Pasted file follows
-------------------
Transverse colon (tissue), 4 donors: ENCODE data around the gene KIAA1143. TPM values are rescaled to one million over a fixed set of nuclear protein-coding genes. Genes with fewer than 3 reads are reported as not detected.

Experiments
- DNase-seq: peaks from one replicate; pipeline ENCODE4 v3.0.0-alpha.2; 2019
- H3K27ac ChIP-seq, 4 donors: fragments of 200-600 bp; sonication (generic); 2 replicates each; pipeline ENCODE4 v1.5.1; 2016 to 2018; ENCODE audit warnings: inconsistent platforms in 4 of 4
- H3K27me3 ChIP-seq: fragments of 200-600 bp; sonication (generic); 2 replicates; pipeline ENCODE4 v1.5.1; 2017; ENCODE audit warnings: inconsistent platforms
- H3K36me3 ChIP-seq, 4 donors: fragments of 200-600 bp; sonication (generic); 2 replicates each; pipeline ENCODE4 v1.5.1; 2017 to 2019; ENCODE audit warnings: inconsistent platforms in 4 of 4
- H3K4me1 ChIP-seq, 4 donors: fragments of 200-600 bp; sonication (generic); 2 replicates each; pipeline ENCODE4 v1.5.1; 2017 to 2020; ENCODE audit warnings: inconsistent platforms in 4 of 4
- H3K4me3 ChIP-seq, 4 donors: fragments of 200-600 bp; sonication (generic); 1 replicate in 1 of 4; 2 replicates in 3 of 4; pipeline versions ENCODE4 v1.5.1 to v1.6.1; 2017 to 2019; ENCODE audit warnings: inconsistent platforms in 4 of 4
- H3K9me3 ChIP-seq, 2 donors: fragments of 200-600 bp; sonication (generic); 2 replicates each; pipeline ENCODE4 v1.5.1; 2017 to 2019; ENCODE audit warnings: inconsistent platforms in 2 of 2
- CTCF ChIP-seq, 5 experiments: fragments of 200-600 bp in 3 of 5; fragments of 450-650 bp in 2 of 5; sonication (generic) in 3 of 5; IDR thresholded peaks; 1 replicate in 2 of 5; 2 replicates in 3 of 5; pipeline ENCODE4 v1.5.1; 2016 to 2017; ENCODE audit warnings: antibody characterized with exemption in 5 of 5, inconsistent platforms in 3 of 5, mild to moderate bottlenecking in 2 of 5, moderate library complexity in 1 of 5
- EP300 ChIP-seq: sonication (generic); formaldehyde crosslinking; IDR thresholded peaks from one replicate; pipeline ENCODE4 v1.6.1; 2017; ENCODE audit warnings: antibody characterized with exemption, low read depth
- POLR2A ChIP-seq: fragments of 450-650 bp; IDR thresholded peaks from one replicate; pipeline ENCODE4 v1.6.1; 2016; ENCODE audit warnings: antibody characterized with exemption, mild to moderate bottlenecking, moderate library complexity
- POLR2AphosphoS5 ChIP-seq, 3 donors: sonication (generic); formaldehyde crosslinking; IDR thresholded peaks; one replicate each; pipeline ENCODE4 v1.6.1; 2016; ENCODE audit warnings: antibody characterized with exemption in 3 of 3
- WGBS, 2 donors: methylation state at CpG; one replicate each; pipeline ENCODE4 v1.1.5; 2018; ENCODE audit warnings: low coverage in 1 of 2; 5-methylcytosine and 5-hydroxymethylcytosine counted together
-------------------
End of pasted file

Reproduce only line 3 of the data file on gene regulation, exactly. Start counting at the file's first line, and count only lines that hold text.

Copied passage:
- DNase-seq: peaks from one replicate; pipeline ENCODE4 v3.0.0-alpha.2; 2019